The ‘Merc with a Mouth’ is finally given the film adaptation he deserves in what is one of the most daring comic book films to date.
Looking through all the marketing and promos for Deadpool, people assume that the whole love story angle is just the perfect way to advertise the film for Valentine’s Day. Well…jokes on all of us. Since down to its core, Deadpool really is just a love story. Sure, it’s a bit more of an R-rated/messed up type of love story, but it’s love nonetheless. Wade Wilson (finally presented the way he should be by Ryan Reynolds) is a merc for hire that spends a lot of his time helping teenage girls from stalkers.
At a local merc bar, Sister Margaret’s, Wade meets Vanessa (Morena Baccarin), an escort that happens to be hanging around the bar that night. The two immediately click and are drawn to each other, creating a romance that would rival that of Jack and Rose. After a year together of happiness, bliss, and whatever sort of weird stuff the two were into, Wade unexpectedly collapses one night. He’s diagnosed with cancer of…basically every important organ in his body.
One night while out, he’s approached by a man that goes by the name of The Recruiter (Jed Rees) that says he know someone that can give him powers and the abilities to become a superhero while curing him. Hesitant at first, he decides to go on and contact The Recruiter, leaving Vanessa behind. Unfortunately for Wade, things aren’t exactly what they appear to be. He’s not in a place that’ll give him super powers…he’s in a place that’ll make him a super slave. Brought to a laboratory run by the mutant Ajax (Ed Skrein), he injects Wade with a serum and then subjects him to numerous physical tortures run by Angel Dust (Gina Carano). Fortunately for Wade, his powers do eventually kick in; Unfortunately…it comes at a price.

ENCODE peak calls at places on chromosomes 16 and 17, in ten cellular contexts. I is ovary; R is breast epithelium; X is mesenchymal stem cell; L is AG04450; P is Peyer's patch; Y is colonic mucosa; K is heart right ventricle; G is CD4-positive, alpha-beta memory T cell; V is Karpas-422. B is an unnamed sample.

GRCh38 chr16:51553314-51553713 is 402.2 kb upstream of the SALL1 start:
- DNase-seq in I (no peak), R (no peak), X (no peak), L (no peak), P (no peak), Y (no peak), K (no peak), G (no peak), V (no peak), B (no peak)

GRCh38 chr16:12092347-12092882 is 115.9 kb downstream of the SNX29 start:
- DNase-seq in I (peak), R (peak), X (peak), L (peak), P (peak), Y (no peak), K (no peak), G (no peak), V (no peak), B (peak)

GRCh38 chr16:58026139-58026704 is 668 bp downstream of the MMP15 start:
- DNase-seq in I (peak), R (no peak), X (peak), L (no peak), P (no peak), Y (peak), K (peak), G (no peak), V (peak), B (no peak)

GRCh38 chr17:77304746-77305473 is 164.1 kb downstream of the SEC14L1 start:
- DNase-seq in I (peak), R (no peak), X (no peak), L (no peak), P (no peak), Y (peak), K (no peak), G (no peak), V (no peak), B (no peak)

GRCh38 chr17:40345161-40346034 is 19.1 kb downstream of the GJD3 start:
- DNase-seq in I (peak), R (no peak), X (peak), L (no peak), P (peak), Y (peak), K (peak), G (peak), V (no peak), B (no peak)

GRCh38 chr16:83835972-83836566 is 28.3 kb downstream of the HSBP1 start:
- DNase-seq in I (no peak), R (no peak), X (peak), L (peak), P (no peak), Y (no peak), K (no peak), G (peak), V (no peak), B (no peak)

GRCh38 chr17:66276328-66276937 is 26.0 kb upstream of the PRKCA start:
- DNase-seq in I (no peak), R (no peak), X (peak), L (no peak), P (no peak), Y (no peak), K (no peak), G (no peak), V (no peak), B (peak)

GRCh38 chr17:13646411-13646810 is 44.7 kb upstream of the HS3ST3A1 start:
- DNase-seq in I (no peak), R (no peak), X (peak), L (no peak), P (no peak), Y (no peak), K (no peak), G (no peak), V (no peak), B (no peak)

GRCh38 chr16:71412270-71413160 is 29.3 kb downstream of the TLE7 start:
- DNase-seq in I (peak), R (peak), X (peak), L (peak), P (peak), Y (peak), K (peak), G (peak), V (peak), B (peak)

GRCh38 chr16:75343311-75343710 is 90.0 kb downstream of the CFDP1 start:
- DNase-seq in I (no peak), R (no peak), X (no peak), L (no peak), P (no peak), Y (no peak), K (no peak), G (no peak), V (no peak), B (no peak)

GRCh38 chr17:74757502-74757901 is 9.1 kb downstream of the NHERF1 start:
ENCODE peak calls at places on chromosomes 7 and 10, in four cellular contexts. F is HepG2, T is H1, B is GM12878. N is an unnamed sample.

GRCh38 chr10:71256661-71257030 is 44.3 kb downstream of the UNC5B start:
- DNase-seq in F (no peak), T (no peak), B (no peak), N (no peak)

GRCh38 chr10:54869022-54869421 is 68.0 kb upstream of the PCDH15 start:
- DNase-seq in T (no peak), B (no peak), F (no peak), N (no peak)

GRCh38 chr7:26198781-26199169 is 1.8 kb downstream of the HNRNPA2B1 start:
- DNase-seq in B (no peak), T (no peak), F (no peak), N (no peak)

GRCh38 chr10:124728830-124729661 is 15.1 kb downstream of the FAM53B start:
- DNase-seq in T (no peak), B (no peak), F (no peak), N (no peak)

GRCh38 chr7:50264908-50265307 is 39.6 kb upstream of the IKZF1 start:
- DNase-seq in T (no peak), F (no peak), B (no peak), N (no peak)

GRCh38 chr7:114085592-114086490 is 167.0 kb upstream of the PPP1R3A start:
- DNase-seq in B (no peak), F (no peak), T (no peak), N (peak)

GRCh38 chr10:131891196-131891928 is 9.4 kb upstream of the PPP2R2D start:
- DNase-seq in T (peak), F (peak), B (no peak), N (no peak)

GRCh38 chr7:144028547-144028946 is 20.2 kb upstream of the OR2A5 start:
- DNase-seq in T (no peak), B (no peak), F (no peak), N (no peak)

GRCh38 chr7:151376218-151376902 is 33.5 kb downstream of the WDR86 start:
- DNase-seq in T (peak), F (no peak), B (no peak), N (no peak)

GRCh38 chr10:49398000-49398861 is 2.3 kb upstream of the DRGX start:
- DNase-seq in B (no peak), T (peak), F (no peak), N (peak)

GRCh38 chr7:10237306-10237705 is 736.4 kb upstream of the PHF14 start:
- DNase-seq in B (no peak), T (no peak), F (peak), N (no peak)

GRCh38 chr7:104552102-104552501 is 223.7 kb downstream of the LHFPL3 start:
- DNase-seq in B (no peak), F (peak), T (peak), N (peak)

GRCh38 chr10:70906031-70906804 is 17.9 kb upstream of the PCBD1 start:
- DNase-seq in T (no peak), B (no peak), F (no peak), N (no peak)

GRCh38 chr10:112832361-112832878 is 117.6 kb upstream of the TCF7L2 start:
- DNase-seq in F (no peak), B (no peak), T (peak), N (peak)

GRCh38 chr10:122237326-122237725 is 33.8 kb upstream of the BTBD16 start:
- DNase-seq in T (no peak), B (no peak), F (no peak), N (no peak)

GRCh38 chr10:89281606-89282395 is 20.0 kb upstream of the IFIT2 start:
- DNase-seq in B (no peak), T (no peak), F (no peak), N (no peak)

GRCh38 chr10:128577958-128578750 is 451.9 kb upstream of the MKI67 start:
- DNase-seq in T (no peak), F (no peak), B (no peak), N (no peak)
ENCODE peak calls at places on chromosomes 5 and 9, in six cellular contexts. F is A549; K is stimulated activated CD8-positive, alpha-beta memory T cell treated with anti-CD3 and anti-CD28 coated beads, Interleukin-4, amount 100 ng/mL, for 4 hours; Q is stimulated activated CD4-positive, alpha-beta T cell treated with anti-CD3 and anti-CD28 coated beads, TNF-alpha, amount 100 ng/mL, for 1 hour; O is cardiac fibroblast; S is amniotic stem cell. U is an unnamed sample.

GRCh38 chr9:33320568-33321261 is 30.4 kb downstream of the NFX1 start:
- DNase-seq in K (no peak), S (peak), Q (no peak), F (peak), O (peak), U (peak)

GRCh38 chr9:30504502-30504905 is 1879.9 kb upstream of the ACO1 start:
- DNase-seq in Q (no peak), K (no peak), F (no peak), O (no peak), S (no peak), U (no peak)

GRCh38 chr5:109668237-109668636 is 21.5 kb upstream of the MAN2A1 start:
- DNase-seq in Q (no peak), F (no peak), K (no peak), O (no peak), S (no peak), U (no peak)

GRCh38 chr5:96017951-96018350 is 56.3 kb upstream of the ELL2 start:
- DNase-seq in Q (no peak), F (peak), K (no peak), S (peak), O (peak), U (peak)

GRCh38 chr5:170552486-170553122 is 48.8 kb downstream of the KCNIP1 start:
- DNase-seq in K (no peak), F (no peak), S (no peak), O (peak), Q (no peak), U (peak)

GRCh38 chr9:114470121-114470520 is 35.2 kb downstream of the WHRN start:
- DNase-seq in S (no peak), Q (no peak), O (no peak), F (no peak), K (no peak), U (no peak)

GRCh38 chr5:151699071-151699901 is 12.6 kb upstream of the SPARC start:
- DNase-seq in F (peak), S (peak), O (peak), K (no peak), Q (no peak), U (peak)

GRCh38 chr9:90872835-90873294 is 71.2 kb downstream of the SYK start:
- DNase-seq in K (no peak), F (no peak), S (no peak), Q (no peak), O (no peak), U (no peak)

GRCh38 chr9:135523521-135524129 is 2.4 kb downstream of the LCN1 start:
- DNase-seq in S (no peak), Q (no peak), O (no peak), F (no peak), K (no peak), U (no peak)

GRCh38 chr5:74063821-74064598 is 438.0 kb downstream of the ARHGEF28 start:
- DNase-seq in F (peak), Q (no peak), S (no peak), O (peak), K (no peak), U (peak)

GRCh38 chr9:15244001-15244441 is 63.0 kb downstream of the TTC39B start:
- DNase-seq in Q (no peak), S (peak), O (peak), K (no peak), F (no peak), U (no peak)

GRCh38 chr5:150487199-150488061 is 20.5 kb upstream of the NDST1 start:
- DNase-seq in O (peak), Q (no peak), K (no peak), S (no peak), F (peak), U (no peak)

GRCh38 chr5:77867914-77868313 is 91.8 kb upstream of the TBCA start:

Deadpool has no right to be as good as it is. Yeah, it’s an origin story that’s rather thin on plot and it may end up driving away audiences who are unfamiliar with the character and his history in the comics. But first time director Tim Miller has a firm grasp on the material and knows exactly what the audiences want to see, making callbacks to the X-Men franchise as well as mocking Wolverine and bashing both of Reynolds previously failed attempts at being a superhero with his first depiction of Deadpool and Green Lantern.
There are very few dull moments in Deadpool…it’s a fast paced, action packed film with a surprising amount of heart but even more blood and decapitations. The best part about Deadpool? That after waiting for all of those years…it’s a good movie. It’s not an okay movie, it’s not an average movie, but audiences could be witnessing the first R-rated comic book film that could actually change a few things and shake things up in the comic book universe. You could bring up Blade, but how many films followed in its footsteps? In an age where a comic book film is more of the regular rather than a Hollywood treat, we could be seeing a lot more dirty comic book films to sit back and enjoy. Deadpool could shake things up, and rightfully so.
Just a quick little bit. There will be two after credit sequences in the film. And please take this to heart: this is NOT a film for children. It’s not just violence but there is nudity and sexual moments in the film. So again. PLEASE. THIS IS NOT A FILM FOR CHILDREN.
Deadpool is directed by Tim Miller, written by Paul Wernick and Rhett Reese, and stars Ryan Reynolds, Morena Baccarin, Ed Skrein, T.J. Miller, Gina Carano, Brianna Hildebrand, and Stefan Kapicic. Deadpool will be in theaters February 12, 2016.